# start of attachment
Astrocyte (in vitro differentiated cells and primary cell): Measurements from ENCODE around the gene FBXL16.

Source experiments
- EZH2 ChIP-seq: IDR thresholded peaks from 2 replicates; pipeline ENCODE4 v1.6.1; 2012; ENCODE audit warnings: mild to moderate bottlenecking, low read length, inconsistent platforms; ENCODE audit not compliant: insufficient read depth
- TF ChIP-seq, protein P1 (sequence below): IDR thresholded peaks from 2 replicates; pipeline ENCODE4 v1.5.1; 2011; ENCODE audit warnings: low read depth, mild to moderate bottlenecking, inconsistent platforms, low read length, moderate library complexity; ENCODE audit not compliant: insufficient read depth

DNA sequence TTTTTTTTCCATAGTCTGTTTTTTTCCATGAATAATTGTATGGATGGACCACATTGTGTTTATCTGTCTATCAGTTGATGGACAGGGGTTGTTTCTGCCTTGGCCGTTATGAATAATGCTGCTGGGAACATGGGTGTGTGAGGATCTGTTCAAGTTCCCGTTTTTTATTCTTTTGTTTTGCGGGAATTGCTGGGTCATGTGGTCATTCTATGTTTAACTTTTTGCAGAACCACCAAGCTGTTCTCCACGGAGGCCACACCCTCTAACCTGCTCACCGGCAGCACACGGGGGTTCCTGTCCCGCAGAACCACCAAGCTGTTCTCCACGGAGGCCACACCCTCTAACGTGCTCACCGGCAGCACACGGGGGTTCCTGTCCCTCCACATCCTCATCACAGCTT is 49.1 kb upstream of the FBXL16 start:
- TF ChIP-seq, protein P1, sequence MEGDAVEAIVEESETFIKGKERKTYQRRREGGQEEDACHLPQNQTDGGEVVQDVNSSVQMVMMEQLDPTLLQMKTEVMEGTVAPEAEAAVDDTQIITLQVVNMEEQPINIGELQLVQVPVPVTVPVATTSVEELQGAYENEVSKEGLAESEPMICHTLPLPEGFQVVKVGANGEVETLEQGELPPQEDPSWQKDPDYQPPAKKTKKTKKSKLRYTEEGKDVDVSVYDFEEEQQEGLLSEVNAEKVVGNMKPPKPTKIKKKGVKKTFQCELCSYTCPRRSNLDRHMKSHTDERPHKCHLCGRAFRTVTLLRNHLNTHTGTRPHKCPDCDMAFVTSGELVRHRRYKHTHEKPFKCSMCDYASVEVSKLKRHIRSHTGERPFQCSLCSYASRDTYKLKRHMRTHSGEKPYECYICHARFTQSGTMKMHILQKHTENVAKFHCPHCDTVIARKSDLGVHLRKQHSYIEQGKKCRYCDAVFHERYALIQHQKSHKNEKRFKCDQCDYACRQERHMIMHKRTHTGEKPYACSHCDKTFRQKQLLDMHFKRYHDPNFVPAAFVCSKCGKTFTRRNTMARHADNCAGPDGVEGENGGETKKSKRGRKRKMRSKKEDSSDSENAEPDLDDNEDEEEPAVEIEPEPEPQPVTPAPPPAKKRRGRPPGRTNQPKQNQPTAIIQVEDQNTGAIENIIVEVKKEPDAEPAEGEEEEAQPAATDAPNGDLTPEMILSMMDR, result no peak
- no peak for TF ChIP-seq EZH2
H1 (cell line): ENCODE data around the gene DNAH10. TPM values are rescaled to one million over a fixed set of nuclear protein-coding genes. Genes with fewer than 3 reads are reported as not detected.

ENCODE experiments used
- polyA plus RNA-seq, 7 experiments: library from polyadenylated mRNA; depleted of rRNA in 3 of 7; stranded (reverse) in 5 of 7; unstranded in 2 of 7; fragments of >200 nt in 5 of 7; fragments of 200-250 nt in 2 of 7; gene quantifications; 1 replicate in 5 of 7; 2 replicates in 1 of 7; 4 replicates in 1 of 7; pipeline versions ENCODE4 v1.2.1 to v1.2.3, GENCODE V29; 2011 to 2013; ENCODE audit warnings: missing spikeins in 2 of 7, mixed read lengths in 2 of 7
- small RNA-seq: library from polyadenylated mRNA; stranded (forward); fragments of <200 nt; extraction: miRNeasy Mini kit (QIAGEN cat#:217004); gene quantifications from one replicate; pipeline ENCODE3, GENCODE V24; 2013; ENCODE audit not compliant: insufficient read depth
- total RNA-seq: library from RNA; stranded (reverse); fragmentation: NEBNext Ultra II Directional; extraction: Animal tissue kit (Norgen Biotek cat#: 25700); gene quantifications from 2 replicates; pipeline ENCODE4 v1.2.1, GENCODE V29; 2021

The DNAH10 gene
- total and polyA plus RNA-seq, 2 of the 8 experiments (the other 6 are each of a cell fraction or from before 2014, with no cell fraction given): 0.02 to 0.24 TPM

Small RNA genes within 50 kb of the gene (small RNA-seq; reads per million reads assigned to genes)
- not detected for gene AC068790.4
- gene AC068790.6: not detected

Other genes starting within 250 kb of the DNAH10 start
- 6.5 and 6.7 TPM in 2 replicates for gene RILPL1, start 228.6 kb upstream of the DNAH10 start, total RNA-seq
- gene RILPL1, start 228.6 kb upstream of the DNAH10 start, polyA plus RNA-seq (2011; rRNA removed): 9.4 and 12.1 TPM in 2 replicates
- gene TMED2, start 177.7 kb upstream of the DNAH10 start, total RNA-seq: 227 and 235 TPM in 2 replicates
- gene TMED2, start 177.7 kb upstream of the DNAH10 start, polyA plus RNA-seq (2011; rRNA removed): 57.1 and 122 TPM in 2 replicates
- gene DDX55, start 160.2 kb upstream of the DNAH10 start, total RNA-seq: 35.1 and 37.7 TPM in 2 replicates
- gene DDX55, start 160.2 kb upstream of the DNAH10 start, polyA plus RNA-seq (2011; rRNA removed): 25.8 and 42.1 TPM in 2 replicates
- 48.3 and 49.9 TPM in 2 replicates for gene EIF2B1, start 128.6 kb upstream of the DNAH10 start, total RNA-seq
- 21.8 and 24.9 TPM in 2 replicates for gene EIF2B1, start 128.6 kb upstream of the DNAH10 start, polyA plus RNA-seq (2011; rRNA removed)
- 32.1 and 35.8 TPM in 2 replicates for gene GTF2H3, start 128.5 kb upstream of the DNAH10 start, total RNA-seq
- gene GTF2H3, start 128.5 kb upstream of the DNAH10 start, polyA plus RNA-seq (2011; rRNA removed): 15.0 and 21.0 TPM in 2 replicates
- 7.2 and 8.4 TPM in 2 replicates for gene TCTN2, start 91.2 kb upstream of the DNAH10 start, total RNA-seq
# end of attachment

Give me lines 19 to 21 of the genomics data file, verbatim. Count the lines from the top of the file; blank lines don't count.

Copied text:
- 6.5 and 6.7 TPM in 2 replicates for gene RILPL1, start 228.6 kb upstream of the DNAH10 start, total RNA-seq
- gene RILPL1, start 228.6 kb upstream of the DNAH10 start, polyA plus RNA-seq (2011; rRNA removed): 9.4 and 12.1 TPM in 2 replicates
- gene TMED2, start 177.7 kb upstream of the DNAH10 start, total RNA-seq: 227 and 235 TPM in 2 replicates